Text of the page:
Electromechanical-assisted training for walking after stroke

Stroke is a sudden, non-convulsive loss of neurological function due to an ischaemic or hemorrhagic intracranial vascular event (cerebrovascular accident). It is considered the second-highest cause of death globally and a leading cause of disability. Sensorimotor impairments are common in people affected by stroke.  Approximately three months after a stroke, 20% of people remain wheelchair-bound, and up to 70% showed a lower gait velocity and capacity. In this scenario, rehabilitation aims to enhance the functional independence of activities of daily living. Particularly, gait training plays a main role in the recovery of walking ability and is highly relevant for people who are unable to walk independently (non-ambulatory). Moreover, modern concepts of rehabilitation favour higher intensity, repetitive, task-specific practice to achieve better outcomes. Robotic (programmed to move and perform certain tasks automatically) and electromechanical (electrically operated mechanical) devices have been developed as gait-training tools that facilitate rehabilitation and intensive walking practice without the therapist’s consistent support. For example, automated electromechanical gait orthosis (i.e., Lokomat, Exowalk) and robot-driven foot plate exoskeleton (Gait Trainer GT I) enable the repetitive practice of complex gait cycles (with and without partial body weight support).

This review investigated whether these large electromechanical devices are helpful and safe to improve walking compared to physiotherapy or usual care and is important for people with post-stroke walking difficulties, their loved ones/caregivers, health professionals caring for this population, general practitioners, researchers, and policymakers.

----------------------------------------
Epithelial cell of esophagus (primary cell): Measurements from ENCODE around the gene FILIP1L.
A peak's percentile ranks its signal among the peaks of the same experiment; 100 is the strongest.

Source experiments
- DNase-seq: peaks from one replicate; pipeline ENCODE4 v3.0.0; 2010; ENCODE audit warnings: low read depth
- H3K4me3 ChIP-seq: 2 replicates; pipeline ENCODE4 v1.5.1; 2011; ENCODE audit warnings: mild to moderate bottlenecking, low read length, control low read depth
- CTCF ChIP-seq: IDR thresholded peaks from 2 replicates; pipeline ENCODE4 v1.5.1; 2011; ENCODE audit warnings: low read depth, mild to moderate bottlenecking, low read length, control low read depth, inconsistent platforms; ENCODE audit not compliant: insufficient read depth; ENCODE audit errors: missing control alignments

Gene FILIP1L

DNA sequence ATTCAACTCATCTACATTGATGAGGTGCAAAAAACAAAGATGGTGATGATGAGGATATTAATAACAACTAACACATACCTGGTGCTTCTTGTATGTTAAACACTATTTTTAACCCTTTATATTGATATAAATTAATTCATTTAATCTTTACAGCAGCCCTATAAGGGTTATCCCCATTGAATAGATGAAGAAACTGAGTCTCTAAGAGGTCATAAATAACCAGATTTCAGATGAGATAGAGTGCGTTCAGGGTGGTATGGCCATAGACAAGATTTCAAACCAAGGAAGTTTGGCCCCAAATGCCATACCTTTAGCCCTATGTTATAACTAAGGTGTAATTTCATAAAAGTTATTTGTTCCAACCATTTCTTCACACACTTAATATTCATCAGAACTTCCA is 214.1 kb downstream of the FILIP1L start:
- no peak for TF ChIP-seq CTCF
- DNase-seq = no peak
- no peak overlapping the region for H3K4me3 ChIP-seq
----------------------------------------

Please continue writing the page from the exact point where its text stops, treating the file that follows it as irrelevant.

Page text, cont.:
This is an update of Cochrane Systematic Reviews (CSRs) published in 2007 and 2017. The outcomes analysed were walking velocity, walking capacity, acceptability, and death from all causes until the end of the intervention phase. The CSR included 62 trials published and/or registered up to 6 January 2020, with 2,440 adult participants. Results showed that electromechanical-assisted devices for gait training in combination with physiotherapy increased walking independence. Moreover, these devices may improve walking velocity and probably will not improve mean walking capacity. Greater benefits are reached by non-ambulatory people and, in general, by those for whom the intervention was applied early post-stroke.

These results must be interpreted with caution because some trials (i) included ambulatory patients, (ii) considered different device-use duration and frequency of treatment, and (iii) included devices with electrical stimulation. Electromechanical-assisted gait training did not increase the risk of dropout from the study during intervention or the risk of death (from all causes).

People after stroke who receive electromechanical-assisted gait training in combination with physiotherapy may improve walking function more than those who receive gait training without these devices.

Comment by Sunita Gudwani